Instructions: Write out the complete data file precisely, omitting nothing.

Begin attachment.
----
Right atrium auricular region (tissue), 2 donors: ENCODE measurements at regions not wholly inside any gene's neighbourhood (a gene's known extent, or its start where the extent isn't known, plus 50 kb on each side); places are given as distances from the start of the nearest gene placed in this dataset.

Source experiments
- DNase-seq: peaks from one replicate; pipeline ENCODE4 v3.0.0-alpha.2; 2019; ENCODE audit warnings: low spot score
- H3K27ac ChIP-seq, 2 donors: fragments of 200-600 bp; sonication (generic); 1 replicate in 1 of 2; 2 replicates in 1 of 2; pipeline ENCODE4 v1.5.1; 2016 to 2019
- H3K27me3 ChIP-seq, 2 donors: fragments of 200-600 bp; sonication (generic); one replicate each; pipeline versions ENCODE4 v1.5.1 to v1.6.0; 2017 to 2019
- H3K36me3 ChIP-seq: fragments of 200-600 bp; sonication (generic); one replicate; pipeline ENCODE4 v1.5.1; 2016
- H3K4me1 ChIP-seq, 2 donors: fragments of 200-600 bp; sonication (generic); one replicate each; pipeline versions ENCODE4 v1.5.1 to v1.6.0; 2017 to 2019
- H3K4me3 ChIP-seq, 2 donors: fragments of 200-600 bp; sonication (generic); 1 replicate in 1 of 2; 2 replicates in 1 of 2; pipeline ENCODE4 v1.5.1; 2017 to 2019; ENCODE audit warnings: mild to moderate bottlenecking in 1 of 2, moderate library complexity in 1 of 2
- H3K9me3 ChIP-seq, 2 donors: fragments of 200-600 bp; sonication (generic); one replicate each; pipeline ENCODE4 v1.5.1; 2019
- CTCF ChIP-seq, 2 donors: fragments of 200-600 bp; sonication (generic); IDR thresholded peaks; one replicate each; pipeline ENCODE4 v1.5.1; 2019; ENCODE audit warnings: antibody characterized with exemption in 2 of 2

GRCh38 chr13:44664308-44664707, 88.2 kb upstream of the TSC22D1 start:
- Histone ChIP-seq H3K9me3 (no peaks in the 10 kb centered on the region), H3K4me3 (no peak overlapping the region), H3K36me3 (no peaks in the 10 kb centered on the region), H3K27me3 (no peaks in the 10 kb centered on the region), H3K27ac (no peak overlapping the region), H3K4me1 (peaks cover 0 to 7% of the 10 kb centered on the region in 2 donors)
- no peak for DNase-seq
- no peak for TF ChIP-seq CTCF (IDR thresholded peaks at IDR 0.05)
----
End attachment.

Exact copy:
Right atrium auricular region (tissue), 2 donors: ENCODE measurements at regions not wholly inside any gene's neighbourhood (a gene's known extent, or its start where the extent isn't known, plus 50 kb on each side); places are given as distances from the start of the nearest gene placed in this dataset.

Source experiments
- DNase-seq: peaks from one replicate; pipeline ENCODE4 v3.0.0-alpha.2; 2019; ENCODE audit warnings: low spot score
- H3K27ac ChIP-seq, 2 donors: fragments of 200-600 bp; sonication (generic); 1 replicate in 1 of 2; 2 replicates in 1 of 2; pipeline ENCODE4 v1.5.1; 2016 to 2019
- H3K27me3 ChIP-seq, 2 donors: fragments of 200-600 bp; sonication (generic); one replicate each; pipeline versions ENCODE4 v1.5.1 to v1.6.0; 2017 to 2019
- H3K36me3 ChIP-seq: fragments of 200-600 bp; sonication (generic); one replicate; pipeline ENCODE4 v1.5.1; 2016
- H3K4me1 ChIP-seq, 2 donors: fragments of 200-600 bp; sonication (generic); one replicate each; pipeline versions ENCODE4 v1.5.1 to v1.6.0; 2017 to 2019
- H3K4me3 ChIP-seq, 2 donors: fragments of 200-600 bp; sonication (generic); 1 replicate in 1 of 2; 2 replicates in 1 of 2; pipeline ENCODE4 v1.5.1; 2017 to 2019; ENCODE audit warnings: mild to moderate bottlenecking in 1 of 2, moderate library complexity in 1 of 2
- H3K9me3 ChIP-seq, 2 donors: fragments of 200-600 bp; sonication (generic); one replicate each; pipeline ENCODE4 v1.5.1; 2019
- CTCF ChIP-seq, 2 donors: fragments of 200-600 bp; sonication (generic); IDR thresholded peaks; one replicate each; pipeline ENCODE4 v1.5.1; 2019; ENCODE audit warnings: antibody characterized with exemption in 2 of 2

GRCh38 chr13:44664308-44664707, 88.2 kb upstream of the TSC22D1 start:
- Histone ChIP-seq H3K9me3 (no peaks in the 10 kb centered on the region), H3K4me3 (no peak overlapping the region), H3K36me3 (no peaks in the 10 kb centered on the region), H3K27me3 (no peaks in the 10 kb centered on the region), H3K27ac (no peak overlapping the region), H3K4me1 (peaks cover 0 to 7% of the 10 kb centered on the region in 2 donors)
- no peak for DNase-seq
- no peak for TF ChIP-seq CTCF (IDR thresholded peaks at IDR 0.05)